The official results will only be announced tomorrow, at the earliest, but the map of Western Europe is already nearly completely tinted in rainbow colors.

The Vatican State aside—there is only one country left which does not allow same sex marriage or civil partnerships amongst gay couples: Italy.

Italy is dealing with gay unions with a “uniquely Italian embarrassment,” says Matteo Winkler, assistant professor of law at the école des Hautes Etudes Commerciales de Paris, who has done extensive research on the legislation of same-sex unions. Winkler tells Quartz that granting civil partnerships regardless of gender is in the current government’s program, but that the Italian political scene—particularly the left, which in other countries has led the battle for marriage equality—is conspicuously dormant on the subject. A bill presented in June 2014 (link in Italian) to allow gay unions, albeit denying such unions the right to adopt, was stalled after over 4,000 amendments (link in Italian) were presented by opponents as a tactic to kill the measure.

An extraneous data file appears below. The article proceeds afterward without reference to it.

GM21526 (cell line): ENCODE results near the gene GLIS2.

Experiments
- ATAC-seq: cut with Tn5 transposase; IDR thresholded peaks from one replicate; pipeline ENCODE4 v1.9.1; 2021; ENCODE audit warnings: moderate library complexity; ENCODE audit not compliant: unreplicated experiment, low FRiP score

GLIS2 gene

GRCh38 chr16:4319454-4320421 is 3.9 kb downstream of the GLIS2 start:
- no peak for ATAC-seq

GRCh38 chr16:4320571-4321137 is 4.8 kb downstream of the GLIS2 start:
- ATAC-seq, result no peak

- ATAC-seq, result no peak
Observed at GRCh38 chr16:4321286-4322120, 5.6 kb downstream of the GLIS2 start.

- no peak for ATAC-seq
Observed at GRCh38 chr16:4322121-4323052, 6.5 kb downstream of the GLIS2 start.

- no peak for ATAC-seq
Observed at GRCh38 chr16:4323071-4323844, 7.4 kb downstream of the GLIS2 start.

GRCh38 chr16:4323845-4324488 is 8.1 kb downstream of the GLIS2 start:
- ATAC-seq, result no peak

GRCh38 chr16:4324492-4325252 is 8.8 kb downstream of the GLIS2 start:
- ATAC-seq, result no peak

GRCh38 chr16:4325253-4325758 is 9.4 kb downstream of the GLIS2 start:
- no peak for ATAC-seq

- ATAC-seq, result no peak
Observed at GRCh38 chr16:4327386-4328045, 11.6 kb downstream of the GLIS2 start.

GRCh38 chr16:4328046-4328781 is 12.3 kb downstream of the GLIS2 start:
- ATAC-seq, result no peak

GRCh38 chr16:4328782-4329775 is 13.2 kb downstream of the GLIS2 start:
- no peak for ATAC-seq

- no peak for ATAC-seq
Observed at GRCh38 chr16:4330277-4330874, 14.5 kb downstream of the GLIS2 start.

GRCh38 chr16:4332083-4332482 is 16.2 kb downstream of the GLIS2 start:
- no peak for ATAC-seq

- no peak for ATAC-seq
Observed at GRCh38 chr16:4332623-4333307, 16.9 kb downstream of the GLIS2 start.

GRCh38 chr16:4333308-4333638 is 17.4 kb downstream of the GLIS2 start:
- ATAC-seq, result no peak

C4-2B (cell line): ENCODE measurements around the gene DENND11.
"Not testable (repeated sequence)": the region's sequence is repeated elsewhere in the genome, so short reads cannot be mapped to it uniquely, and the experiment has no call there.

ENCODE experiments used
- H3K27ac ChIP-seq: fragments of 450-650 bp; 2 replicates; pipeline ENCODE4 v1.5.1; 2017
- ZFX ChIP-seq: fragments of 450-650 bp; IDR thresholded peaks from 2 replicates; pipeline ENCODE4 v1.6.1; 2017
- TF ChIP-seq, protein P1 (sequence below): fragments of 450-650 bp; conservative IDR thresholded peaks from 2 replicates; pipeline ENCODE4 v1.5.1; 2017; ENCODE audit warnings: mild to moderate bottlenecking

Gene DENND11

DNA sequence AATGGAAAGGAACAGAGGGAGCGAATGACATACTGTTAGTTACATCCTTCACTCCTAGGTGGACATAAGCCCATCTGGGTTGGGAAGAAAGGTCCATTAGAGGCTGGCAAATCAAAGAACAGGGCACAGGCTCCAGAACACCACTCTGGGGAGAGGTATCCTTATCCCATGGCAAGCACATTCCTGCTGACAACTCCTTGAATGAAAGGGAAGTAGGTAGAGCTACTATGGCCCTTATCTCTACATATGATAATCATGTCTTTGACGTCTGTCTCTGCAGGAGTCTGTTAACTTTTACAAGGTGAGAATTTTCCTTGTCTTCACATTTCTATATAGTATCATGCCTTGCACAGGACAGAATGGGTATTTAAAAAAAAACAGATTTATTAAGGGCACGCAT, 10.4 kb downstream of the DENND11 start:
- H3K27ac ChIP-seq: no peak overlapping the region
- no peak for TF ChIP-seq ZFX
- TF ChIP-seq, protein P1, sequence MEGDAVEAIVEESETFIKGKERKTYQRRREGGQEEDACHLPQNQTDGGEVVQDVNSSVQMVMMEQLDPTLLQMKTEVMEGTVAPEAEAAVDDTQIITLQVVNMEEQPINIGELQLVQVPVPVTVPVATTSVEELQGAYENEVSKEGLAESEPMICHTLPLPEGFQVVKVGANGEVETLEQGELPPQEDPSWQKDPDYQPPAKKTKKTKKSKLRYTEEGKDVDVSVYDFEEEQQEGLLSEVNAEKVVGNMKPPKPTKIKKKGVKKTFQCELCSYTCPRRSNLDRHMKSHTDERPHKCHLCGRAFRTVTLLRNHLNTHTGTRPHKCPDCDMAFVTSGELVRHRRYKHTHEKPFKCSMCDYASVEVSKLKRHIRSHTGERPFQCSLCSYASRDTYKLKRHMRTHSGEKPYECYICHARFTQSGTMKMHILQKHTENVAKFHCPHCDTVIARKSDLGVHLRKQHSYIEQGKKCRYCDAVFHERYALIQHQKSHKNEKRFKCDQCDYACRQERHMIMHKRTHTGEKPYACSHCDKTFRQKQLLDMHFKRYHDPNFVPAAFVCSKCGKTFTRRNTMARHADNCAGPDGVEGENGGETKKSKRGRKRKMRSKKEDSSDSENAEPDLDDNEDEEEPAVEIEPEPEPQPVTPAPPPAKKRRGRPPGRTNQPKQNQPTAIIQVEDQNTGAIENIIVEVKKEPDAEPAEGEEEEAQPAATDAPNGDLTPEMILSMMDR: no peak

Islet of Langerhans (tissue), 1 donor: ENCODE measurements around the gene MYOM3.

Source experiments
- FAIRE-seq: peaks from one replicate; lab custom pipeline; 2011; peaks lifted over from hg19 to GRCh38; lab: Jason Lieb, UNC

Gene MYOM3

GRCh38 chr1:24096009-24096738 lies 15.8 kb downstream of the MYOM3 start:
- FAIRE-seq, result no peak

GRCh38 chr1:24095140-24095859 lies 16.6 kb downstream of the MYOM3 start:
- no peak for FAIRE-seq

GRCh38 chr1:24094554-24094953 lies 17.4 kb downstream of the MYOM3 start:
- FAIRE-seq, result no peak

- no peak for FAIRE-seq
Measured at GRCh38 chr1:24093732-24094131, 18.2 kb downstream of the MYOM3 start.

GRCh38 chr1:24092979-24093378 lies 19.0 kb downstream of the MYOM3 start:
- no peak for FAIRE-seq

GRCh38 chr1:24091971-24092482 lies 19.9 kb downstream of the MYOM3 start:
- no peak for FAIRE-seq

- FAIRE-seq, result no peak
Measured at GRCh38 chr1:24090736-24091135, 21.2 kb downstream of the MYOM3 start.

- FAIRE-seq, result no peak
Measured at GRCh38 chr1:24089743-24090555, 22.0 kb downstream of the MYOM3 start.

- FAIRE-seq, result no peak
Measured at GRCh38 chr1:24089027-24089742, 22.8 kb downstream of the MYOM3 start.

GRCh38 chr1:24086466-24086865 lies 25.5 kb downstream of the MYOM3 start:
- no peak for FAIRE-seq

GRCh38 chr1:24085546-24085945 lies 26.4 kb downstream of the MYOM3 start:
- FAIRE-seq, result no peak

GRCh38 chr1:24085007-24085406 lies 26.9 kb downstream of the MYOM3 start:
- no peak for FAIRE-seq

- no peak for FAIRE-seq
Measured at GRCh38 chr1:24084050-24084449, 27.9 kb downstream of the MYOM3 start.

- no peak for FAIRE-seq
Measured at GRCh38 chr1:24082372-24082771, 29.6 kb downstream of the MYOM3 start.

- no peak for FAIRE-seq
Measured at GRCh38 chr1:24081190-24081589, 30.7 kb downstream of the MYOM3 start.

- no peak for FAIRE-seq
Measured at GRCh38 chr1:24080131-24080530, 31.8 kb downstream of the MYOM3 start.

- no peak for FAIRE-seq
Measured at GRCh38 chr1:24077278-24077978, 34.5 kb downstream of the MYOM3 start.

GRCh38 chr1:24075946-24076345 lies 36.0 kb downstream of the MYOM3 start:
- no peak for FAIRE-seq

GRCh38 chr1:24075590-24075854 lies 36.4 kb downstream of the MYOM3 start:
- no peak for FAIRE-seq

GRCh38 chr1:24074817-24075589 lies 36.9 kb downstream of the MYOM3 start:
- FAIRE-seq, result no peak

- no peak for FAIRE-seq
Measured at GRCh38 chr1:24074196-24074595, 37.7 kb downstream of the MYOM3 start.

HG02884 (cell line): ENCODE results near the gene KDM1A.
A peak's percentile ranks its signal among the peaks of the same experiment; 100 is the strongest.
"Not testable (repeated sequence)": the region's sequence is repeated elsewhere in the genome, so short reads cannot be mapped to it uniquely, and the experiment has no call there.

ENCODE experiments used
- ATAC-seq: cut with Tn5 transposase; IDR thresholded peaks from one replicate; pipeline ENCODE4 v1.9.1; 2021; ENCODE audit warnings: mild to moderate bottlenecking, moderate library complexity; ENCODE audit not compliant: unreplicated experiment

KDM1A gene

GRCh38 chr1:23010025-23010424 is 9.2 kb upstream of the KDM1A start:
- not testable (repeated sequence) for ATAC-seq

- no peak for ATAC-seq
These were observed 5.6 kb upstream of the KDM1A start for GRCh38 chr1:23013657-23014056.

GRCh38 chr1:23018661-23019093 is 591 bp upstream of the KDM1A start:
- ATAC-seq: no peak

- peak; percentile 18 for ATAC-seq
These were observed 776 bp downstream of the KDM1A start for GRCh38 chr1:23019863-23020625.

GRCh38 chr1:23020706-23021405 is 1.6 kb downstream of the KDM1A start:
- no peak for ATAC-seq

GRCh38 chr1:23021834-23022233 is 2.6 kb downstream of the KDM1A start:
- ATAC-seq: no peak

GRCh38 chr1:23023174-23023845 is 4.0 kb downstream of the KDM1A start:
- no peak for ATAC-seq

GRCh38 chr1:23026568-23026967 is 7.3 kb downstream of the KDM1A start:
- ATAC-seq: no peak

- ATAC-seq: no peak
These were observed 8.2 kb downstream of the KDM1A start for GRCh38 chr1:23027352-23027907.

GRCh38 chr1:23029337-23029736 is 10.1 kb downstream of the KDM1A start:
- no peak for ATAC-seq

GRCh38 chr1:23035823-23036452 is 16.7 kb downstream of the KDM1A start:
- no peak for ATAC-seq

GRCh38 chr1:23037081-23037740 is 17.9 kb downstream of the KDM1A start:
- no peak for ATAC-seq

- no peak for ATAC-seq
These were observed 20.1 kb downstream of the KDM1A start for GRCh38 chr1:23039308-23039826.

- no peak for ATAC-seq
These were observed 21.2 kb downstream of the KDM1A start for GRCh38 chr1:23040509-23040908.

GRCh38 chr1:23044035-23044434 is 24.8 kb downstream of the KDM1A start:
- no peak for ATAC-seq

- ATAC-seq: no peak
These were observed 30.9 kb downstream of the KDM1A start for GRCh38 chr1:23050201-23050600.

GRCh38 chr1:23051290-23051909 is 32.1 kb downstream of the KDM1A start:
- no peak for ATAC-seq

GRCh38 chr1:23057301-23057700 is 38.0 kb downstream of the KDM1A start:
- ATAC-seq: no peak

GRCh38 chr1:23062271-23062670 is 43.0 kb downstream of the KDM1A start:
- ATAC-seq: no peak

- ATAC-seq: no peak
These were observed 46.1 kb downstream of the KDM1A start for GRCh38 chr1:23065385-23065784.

Unlike other countries that, like Ireland, constitutionally state that marriage is a contract between a man and a woman, Italy’s constitution doesn’t mention gender requirements (pdf, p6, Italian). In 2014 a court upheld the fact that gay marriages aren’t forbidden by Italian law, yet such marriages are also not legally valid in Italy, since the law fails to explicitly recognize them.

While the central government ties itself in knots, some mayors are taking the matter in their hands. In 267 of the about 8,000 municipalities, mainly under center-left administration, same-sex couples are allowed to be included in the civil registry as “family.” These municipalities include big cities like Naples, Milan, and recently Rome, which on May 21 held a Celebration Day to mark the opening of a civil union registry. While such registries, said Winkler, aren’t “what same-sex couples deserve in terms of juridical protection,” they are the only available way to obtain any form of official recognition.

While Italy’s Catholic heritage is likely behind the cultural resistance towards gay unions, individuals don’t appear to be against it. An October 2014 survey found that 55% of Italian voters are in favor of same-sex marriage.

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